What Today's Artist-Activists Can Learn From the Black Panthers, 50 Years On
A selection of books about the Black Panther Party for Self Defense adorn the coffee table in the San Francisco apartment of Panther Minister of Culture Emory Douglas. (Photo: Chloe Veltman/KQED)
If you want to get a sense of how art goes hand in hand with political activism, spend a little time with Emory Douglas and Ericka Huggins.
As "Minister of Culture" and a lead graphic artist for the Panthers, Douglas created striking images for the party's weekly newspaper, like a famous ink drawing of an angry-looking pig dressed as a cop, armed to the snout with a baseball bat and canisters of tear gas and mace. "It symbolically represents the police themselves in relationship to their bad manners in the community," says Douglas, who joined the party in 1967.
"The Black Panther Party always had art, music, dance, even fashion, as a way of thinking about how we shift cultural awareness," says poet, educator and activist Ericka Huggins, who joined the organization when she was 18.
Beyond helping to shape the public's views around issues like racial discrimination and police brutality against black Americans, Huggins says art also brought in much-needed bail money and helped pay legal fees as Panthers increasingly found themselves on the wrong side of the law. Rock bands like the Grateful Dead, and the Panthers’ own funk group, the Lumpen, performed benefits for party members like Bobby Seale, who was charged with inciting a riot following the 1968 Democratic National Convention in Chicago.
Issues continue 50 years on
As the Black Panther Party celebrates the 50th anniversary of its 1966 founding in Oakland with a slew of cultural events ranging from major museum exhibitions to concerts to underground dance shows, artists observe how little things have changed in five decades for black Americans. "The year marker might be different, but the conversations are much the same," says Oakland musician and activist Jay-Marie Hill, who plays with the band Reverend Sekou & the Holy Ghost.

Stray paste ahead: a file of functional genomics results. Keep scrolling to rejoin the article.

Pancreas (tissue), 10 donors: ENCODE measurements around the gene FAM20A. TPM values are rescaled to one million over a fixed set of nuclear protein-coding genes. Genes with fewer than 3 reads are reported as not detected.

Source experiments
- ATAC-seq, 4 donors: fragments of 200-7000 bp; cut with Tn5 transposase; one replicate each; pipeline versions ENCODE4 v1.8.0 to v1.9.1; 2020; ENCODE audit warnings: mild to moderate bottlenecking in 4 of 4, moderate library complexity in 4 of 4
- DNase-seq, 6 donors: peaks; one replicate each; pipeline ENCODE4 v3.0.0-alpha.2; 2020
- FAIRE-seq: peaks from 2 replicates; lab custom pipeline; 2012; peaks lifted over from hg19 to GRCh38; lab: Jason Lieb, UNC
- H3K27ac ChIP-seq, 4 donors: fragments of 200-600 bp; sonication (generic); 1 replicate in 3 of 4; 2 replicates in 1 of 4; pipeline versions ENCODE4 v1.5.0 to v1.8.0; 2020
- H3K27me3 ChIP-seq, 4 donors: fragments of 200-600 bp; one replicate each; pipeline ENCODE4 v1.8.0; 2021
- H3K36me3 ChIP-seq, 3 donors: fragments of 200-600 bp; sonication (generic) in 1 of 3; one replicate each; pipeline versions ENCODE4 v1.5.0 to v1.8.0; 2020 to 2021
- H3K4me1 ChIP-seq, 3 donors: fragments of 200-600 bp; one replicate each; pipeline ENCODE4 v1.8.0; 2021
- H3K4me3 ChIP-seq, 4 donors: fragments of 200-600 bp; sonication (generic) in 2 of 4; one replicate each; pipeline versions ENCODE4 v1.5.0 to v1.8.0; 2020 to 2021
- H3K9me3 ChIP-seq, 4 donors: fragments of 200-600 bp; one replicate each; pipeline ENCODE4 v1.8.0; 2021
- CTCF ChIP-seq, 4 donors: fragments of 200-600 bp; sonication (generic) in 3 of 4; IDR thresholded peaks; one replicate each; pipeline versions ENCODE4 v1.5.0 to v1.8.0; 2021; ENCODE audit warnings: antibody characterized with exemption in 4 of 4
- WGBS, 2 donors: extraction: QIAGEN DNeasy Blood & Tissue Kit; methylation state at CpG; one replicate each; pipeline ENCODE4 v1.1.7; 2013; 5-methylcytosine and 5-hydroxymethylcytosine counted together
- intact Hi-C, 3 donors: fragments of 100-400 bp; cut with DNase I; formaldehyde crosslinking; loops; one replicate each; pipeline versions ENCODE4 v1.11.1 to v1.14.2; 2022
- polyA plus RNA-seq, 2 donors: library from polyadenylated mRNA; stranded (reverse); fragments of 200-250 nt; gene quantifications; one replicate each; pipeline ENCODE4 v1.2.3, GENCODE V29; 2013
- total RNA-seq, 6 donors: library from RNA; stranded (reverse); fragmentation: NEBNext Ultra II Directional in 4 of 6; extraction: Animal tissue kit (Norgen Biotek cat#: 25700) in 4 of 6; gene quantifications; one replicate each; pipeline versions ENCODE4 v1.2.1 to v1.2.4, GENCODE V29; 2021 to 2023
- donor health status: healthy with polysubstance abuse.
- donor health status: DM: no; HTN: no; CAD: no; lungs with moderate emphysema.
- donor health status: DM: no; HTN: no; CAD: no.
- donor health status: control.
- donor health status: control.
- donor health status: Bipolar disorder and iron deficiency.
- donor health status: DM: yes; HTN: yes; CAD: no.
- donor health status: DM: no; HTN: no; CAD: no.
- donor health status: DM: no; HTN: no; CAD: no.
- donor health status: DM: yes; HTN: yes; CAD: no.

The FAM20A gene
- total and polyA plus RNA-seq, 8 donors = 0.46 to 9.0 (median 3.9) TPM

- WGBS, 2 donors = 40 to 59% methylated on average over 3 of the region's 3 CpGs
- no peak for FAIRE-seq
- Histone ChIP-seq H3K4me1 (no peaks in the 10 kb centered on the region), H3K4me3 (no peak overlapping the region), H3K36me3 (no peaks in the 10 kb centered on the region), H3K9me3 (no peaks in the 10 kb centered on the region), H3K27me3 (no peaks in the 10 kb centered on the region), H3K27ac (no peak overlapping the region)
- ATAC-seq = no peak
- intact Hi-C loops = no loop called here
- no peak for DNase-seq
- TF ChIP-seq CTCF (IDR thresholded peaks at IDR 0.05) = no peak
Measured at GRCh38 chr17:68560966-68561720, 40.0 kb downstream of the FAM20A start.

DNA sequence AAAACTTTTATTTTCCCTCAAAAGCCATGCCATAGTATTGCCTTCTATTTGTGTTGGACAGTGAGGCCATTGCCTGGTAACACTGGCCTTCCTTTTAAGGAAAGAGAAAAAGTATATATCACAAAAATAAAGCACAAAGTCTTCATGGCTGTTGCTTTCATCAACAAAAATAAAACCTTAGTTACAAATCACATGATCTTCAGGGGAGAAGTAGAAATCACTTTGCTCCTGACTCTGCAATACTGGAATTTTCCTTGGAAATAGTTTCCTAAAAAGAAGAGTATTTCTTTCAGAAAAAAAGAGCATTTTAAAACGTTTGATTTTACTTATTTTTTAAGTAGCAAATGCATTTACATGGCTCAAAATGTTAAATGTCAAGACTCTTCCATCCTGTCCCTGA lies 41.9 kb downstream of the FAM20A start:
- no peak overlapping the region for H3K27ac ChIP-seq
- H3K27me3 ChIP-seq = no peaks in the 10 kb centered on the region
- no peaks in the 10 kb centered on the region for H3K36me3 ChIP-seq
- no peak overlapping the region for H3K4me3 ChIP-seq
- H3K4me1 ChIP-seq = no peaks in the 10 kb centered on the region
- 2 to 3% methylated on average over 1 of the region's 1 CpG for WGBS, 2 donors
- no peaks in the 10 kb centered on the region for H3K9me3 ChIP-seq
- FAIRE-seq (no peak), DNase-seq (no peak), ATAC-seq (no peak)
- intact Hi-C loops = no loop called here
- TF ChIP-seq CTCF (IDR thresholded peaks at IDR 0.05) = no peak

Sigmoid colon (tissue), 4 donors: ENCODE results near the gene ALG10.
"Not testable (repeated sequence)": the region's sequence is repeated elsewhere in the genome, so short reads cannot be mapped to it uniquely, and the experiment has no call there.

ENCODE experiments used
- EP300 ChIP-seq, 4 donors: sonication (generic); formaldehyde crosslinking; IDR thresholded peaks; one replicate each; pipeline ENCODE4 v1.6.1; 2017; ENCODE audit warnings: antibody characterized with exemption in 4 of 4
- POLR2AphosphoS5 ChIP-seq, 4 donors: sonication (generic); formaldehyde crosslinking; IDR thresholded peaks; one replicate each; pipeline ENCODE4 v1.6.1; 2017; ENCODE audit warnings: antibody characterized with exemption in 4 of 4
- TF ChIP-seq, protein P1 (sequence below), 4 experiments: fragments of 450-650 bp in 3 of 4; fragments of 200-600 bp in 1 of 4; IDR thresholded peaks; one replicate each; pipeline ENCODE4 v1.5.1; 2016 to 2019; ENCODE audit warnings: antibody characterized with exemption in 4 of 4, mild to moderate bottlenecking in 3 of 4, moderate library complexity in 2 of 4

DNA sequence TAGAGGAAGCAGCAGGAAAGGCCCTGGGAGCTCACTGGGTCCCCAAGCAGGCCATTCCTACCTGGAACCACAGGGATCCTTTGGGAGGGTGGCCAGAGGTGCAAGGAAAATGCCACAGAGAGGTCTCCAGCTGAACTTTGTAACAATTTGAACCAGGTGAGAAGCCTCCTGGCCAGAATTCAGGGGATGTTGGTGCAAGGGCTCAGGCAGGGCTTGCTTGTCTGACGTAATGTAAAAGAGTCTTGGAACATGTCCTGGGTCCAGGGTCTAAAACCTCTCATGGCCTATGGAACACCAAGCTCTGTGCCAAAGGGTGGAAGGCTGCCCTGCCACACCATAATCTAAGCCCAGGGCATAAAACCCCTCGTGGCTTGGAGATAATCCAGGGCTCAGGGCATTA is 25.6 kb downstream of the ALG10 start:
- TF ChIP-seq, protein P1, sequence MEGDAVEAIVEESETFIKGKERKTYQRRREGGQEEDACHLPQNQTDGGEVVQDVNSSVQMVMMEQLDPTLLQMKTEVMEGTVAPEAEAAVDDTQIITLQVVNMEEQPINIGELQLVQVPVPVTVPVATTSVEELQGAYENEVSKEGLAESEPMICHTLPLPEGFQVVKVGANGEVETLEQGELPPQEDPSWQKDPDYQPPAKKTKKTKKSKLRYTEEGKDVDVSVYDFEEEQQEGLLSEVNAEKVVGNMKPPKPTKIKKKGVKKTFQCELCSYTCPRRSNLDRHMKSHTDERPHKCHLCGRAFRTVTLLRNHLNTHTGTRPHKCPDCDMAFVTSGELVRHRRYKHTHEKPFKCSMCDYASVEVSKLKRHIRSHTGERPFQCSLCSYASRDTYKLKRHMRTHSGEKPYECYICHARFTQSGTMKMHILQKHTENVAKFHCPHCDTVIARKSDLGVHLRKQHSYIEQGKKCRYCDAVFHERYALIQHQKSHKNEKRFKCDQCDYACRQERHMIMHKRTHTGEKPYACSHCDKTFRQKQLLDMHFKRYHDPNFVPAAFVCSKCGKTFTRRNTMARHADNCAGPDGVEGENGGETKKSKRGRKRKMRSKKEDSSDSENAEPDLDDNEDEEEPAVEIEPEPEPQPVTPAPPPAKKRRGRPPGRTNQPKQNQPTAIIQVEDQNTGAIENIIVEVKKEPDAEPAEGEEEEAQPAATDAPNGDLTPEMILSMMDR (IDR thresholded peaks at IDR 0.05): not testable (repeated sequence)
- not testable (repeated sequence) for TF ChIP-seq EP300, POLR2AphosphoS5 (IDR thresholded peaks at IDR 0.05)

Bay Area artists like Hill are riffing off the Panther’s legacy to create art aimed at inspiring a modern-day revolution. The musician didn’t start out paying much attention to the Panthers. "I wasn’t connected to the history of black activism even as I grew up in the Bay Area," Hill says. But struck by the near-constant barrage of news about Black Americans being shot and killed by police, she decided to devote herself full-time to making protest music.
Hill admires the Panthers’ sense of urgency toward their mission. "Something that the Panthers were absolute about was we are not going to wait for your approval," Hill says. "We’re coming. We have these demands and we’re not going to wait for you to say it’s OK."
You can hear it in Hill’s forceful song, “We Comin'.” With lyrics like "No more water / Fire next time / If we don't get no justice / You don't get no peace’a mind / We ready / We comin,'" the song, Hill says, is inspired by the Panthers’ insistent call to action; their refusal to sit around.
But Hill says looking to the Panthers will only get today’s activists so far. For her, it’s a matter of gender politics. "One of the differences of this movement, in this moment, is that we’re not down with the men being in front," Hill says. "And there’s women who can nuance the conversation and really take care of the people."
Women up front
I met many artists who feel the same way as Hill, and are also using the Panthers’ 50th anniversary as a way to refocus attention away from men and onto women. Women made up the majority of the Party’s membership, and did a huge share of its positive work in the community.